Kneehole Desk
© The Frick Collection
Front view of Boulle Kneehole Desk with marquetry of pewter, gilt brass and tortoiseshell and large gilt bronze mounts
English (US)
Transcript
This impressive desk was made around 1700 in the workshop of André-Charles Boulle, cabinet maker to King Louis XIV. Known as a kneehole desk, it features sets of drawers flanking a space under the writing surface for the knees. Boulle’s work was distinguished by a technique known today as Boulle marquetry, using contrasting materials, in this case brass and tortoiseshell, to create elaborate foliage patterns, which here decorate the front and sides. Boulle’s workshop was also admired for its extraordinarily fine bronze ornaments that stand as sculptures in their own right. Each large bronze mount shows the head of a nymph rising from a scroll of acanthus leaves and crowned with a feather-like headdress, which evokes depictions of American Indian women. Don’t miss the keyhole cover in the form of a satyr-mask with a sunburst headdress.

Kneehole Desk

Workshop of André-Charles Boulle (1642–1732)
Date: ca. 1692−95, with later alterations ca. 1770 (before 1777)
Medium: Oak, fir, and walnut veneered with brass, turtle shell, and ebony; gilt bronze, leather
Dimensions:
30 3/4 × 57 7/8 × 29 1/8 in. (78.1 × 147 × 74 cm)
Credit Line: Henry Clay Frick Bequest
Accession number:1918.5.101
Additional Information

Originally, this desk was twenty inches longer and five inches deeper, and its eight legs were linked with stretchers (four together on each side). André-Charles Boulle invented the model in the early 1690s, producing only a few pieces with turtle shell and brass marquetry. The decorative pattern here—in turtle shell with brass back­ground—is known as contre-partie marquetry. Boulle’s furniture continued to be appreciated throughout the eighteenth century. In the early 1770s, the cabinetmaker Etienne Levasseur modified the desk for its new owner, probably the famous art dealer Claude Julliot, who owned the altered version by 1777. The alteration included cutting the marquetry panels, therefore removing an important part of Boulle’s work. However, Levasseur retained Boulle’s large gilt-bronze mounts in the shape of Indian heads.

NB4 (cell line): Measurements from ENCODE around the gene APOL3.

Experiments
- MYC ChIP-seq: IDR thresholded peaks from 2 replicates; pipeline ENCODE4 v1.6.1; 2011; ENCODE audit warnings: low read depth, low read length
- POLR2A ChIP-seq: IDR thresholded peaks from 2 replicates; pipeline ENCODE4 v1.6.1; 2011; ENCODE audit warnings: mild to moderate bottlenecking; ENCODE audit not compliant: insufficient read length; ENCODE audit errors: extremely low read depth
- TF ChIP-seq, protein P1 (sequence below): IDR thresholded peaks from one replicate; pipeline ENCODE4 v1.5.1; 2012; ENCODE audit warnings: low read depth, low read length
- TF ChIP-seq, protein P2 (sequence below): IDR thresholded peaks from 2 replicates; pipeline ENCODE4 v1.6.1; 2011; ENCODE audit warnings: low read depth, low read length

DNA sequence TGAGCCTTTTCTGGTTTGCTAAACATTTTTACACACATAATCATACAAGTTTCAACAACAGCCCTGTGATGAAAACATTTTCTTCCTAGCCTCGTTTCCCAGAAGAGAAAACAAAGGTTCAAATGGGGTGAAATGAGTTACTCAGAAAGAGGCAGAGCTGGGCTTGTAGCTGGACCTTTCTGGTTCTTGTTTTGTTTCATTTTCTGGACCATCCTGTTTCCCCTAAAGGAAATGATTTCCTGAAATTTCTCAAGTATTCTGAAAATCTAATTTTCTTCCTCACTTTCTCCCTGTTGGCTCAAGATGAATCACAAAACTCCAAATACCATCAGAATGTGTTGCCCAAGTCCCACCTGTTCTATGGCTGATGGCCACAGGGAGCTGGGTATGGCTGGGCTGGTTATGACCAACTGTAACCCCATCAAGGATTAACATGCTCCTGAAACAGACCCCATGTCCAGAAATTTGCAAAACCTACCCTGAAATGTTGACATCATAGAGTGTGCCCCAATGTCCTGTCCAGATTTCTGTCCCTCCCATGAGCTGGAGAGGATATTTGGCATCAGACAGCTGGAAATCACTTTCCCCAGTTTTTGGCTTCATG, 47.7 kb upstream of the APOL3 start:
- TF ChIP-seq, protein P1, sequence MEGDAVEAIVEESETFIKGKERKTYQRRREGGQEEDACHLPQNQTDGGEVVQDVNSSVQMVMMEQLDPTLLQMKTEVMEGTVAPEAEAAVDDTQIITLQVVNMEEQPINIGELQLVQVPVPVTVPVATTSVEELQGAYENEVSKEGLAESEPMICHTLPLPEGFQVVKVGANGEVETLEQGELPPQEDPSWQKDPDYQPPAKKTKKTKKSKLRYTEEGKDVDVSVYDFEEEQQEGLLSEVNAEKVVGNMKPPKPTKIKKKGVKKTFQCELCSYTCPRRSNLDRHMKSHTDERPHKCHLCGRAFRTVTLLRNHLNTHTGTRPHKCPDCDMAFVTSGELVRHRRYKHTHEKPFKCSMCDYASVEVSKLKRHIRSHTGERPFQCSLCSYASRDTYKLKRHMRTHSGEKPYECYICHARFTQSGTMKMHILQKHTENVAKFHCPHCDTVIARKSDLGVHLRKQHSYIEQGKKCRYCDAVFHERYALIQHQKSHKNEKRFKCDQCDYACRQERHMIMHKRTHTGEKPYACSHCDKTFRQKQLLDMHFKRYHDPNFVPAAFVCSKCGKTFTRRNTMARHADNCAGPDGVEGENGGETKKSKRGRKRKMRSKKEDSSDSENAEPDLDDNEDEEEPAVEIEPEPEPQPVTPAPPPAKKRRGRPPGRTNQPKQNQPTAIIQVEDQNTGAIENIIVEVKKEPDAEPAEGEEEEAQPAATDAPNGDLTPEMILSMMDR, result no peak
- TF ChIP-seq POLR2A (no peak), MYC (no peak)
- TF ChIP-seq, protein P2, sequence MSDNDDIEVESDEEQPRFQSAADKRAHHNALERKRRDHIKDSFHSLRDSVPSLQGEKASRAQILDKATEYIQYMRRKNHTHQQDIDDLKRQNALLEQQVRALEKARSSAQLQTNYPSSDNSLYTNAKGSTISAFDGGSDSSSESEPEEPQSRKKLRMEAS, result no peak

Source: Vignon, Charlotte. The Frick Collection Decorative Arts Handbook. New York: The Frick Collection/Scala, 2015.


Probably C.-F. Julliot sale, Paris, November 20, 1777, Lot 713. Duveen. Frick, 1918.

Source: Furniture in The Frick Collection: Italian and French Renaissance, French 18th and 19th Centuries (Pt. I). Volume V. New York: The Frick Collection, 1992.